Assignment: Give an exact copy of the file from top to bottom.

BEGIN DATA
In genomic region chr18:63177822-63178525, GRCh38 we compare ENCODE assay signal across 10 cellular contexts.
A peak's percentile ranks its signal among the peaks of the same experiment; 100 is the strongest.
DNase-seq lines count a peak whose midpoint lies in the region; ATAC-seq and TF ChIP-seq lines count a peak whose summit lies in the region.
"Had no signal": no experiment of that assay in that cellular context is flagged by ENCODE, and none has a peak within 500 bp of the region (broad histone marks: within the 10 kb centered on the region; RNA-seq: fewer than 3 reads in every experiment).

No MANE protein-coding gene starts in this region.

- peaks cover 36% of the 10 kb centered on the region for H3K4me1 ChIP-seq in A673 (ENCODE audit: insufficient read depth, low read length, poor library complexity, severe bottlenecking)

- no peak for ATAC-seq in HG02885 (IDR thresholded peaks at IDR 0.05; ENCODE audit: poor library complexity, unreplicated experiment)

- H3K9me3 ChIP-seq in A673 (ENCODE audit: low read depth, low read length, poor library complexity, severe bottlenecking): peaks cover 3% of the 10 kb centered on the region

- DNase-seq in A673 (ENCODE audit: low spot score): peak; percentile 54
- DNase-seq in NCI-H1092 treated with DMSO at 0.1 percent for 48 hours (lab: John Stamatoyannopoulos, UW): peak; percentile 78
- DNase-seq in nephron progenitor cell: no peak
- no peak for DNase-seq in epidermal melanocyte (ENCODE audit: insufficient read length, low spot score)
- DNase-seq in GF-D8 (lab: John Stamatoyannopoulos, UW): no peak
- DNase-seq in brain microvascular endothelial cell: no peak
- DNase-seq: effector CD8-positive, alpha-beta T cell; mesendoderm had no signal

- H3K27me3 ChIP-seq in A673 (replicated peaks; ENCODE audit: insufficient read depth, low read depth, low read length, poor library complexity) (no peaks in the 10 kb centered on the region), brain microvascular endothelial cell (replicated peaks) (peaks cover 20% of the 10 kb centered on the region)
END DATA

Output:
In genomic region chr18:63177822-63178525, GRCh38 we compare ENCODE assay signal across 10 cellular contexts.
A peak's percentile ranks its signal among the peaks of the same experiment; 100 is the strongest.
DNase-seq lines count a peak whose midpoint lies in the region; ATAC-seq and TF ChIP-seq lines count a peak whose summit lies in the region.
"Had no signal": no experiment of that assay in that cellular context is flagged by ENCODE, and none has a peak within 500 bp of the region (broad histone marks: within the 10 kb centered on the region; RNA-seq: fewer than 3 reads in every experiment).

No MANE protein-coding gene starts in this region.

- peaks cover 36% of the 10 kb centered on the region for H3K4me1 ChIP-seq in A673 (ENCODE audit: insufficient read depth, low read length, poor library complexity, severe bottlenecking)

- no peak for ATAC-seq in HG02885 (IDR thresholded peaks at IDR 0.05; ENCODE audit: poor library complexity, unreplicated experiment)

- H3K9me3 ChIP-seq in A673 (ENCODE audit: low read depth, low read length, poor library complexity, severe bottlenecking): peaks cover 3% of the 10 kb centered on the region

- DNase-seq in A673 (ENCODE audit: low spot score): peak; percentile 54
- DNase-seq in NCI-H1092 treated with DMSO at 0.1 percent for 48 hours (lab: John Stamatoyannopoulos, UW): peak; percentile 78
- DNase-seq in nephron progenitor cell: no peak
- no peak for DNase-seq in epidermal melanocyte (ENCODE audit: insufficient read length, low spot score)
- DNase-seq in GF-D8 (lab: John Stamatoyannopoulos, UW): no peak
- DNase-seq in brain microvascular endothelial cell: no peak
- DNase-seq: effector CD8-positive, alpha-beta T cell; mesendoderm had no signal

- H3K27me3 ChIP-seq in A673 (replicated peaks; ENCODE audit: insufficient read depth, low read depth, low read length, poor library complexity) (no peaks in the 10 kb centered on the region), brain microvascular endothelial cell (replicated peaks) (peaks cover 20% of the 10 kb centered on the region)